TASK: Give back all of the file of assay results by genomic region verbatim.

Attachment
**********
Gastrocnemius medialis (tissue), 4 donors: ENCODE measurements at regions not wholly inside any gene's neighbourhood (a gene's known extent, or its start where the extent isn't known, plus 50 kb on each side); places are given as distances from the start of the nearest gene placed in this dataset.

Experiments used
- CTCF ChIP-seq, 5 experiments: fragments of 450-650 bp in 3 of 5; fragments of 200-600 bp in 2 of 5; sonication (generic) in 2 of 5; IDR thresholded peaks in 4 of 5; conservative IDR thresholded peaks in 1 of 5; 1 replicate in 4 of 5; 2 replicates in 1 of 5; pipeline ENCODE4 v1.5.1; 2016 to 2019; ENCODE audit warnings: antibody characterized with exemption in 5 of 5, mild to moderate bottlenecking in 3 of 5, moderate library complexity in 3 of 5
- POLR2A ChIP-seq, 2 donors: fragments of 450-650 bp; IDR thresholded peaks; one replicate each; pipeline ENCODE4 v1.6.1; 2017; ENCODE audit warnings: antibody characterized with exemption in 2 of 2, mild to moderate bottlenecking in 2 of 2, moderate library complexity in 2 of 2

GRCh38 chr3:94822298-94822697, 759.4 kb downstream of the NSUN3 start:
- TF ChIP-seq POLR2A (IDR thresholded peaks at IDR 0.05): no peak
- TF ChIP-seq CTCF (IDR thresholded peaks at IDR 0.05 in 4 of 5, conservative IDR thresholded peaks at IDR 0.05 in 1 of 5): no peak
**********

Gastrocnemius medialis (tissue), 4 donors: ENCODE measurements at regions not wholly inside any gene's neighbourhood (a gene's known extent, or its start where the extent isn't known, plus 50 kb on each side); places are given as distances from the start of the nearest gene placed in this dataset.

Experiments used
- CTCF ChIP-seq, 5 experiments: fragments of 450-650 bp in 3 of 5; fragments of 200-600 bp in 2 of 5; sonication (generic) in 2 of 5; IDR thresholded peaks in 4 of 5; conservative IDR thresholded peaks in 1 of 5; 1 replicate in 4 of 5; 2 replicates in 1 of 5; pipeline ENCODE4 v1.5.1; 2016 to 2019; ENCODE audit warnings: antibody characterized with exemption in 5 of 5, mild to moderate bottlenecking in 3 of 5, moderate library complexity in 3 of 5
- POLR2A ChIP-seq, 2 donors: fragments of 450-650 bp; IDR thresholded peaks; one replicate each; pipeline ENCODE4 v1.6.1; 2017; ENCODE audit warnings: antibody characterized with exemption in 2 of 2, mild to moderate bottlenecking in 2 of 2, moderate library complexity in 2 of 2

GRCh38 chr3:94822298-94822697, 759.4 kb downstream of the NSUN3 start:
- TF ChIP-seq POLR2A (IDR thresholded peaks at IDR 0.05): no peak
- TF ChIP-seq CTCF (IDR thresholded peaks at IDR 0.05 in 4 of 5, conservative IDR thresholded peaks at IDR 0.05 in 1 of 5): no peak